Belgian biotech ThromboGenics has gained the endorsement of FDA advisers for its experimental eye drug ocriplasmin as a treatment for vision-impairing vitreomacular adhesion. The FDA advisory committee echoed some of the safety concerns raised in an agency staff review earlier this week, but members ultimately voted 6-3 that no additional studies of the treatment's impact on the retina were needed prior to approval, Bloomberg reported.
Ocriplasmin offers a potential alternative to surgery for some patients with the eye condition, which leads to retinal distortion and vision loss, according to ThromboGenics. Yet the FDA staff review highlighted an increase in eye pain, vision problems and other side effects among patients on the drug compared with those on placebo in the company's trial, the news service reported. Though panelists harbored some concerns of their own, the majority of them viewed the treatment as a better option for some than surgery.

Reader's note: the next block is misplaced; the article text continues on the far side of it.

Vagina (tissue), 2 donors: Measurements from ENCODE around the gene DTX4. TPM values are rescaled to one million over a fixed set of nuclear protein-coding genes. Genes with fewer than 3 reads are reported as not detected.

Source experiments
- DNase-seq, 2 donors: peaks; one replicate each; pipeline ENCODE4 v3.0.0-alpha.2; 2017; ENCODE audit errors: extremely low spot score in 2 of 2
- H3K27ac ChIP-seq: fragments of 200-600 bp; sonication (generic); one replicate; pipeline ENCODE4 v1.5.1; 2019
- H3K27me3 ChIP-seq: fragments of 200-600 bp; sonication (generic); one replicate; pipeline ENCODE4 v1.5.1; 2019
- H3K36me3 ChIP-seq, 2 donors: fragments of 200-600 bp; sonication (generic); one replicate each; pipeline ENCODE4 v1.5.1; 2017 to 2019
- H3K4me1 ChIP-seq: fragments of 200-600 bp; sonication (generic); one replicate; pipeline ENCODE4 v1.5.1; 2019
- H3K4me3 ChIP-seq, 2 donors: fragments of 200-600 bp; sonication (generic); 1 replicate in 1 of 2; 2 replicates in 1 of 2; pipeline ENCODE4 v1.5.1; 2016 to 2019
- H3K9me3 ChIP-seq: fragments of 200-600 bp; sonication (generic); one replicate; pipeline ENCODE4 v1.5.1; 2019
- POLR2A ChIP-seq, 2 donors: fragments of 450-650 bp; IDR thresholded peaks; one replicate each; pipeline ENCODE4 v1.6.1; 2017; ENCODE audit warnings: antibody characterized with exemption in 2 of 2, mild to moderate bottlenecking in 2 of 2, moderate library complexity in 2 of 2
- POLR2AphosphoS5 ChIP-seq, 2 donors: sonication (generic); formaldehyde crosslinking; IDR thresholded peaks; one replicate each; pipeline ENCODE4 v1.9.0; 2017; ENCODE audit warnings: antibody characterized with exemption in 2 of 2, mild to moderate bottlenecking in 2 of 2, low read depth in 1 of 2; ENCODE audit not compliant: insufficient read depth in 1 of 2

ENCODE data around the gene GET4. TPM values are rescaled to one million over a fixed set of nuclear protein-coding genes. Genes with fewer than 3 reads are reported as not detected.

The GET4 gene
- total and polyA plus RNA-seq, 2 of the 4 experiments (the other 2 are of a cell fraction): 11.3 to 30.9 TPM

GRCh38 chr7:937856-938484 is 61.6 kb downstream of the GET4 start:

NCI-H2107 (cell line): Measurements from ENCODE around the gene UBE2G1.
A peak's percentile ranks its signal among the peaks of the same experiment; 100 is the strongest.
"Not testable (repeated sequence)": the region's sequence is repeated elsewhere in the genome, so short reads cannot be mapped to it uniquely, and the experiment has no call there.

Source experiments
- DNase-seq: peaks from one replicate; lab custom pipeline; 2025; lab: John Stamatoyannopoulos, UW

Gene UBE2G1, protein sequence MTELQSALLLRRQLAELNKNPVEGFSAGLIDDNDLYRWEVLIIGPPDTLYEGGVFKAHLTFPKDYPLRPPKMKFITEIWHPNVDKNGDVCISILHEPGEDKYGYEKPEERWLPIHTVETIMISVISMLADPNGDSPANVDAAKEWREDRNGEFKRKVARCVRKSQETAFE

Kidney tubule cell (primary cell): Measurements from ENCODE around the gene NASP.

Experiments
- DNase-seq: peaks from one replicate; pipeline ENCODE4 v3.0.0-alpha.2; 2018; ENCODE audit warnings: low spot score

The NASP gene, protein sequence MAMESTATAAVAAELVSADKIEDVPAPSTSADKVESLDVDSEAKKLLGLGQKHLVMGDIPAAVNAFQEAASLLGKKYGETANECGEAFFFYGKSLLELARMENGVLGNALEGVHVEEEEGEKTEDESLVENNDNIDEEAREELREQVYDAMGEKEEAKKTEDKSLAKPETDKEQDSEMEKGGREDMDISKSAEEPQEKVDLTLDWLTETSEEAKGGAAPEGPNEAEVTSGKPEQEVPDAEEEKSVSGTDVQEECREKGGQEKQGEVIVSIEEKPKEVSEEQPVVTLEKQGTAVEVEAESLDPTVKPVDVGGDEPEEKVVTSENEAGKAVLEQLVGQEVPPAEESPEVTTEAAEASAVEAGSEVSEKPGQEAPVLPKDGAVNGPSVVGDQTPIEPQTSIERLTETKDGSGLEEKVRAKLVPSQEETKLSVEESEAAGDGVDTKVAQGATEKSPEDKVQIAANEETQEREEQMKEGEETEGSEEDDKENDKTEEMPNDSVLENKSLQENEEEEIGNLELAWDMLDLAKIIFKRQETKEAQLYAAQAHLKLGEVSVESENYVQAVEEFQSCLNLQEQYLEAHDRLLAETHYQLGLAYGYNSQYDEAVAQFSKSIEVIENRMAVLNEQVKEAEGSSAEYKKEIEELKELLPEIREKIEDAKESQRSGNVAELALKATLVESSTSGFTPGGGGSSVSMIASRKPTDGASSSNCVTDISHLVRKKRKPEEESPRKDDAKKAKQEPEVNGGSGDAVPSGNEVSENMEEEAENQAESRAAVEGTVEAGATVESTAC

"I suspect the sponsor and the ophthalmology community will identify which patients will have a higher potential for benefit," Susan MacDonald, a panel member from the Lahey Clinic in Peabody, MA, said, as quoted by Bloomberg.
The FDA is expected to make a call on the U.S. marketing of ThromboGenic's biologic by October 17, taking action on the company's lead drug in a key territory. The company says that about half a million patients in the U.S. and Europe could benefit from ocriplasmin, which could become the first therapeutic approved for symptomatic vitreomacular adhesion. Novartis ($NVS) controls marketing rights to the drug outside of the U.S.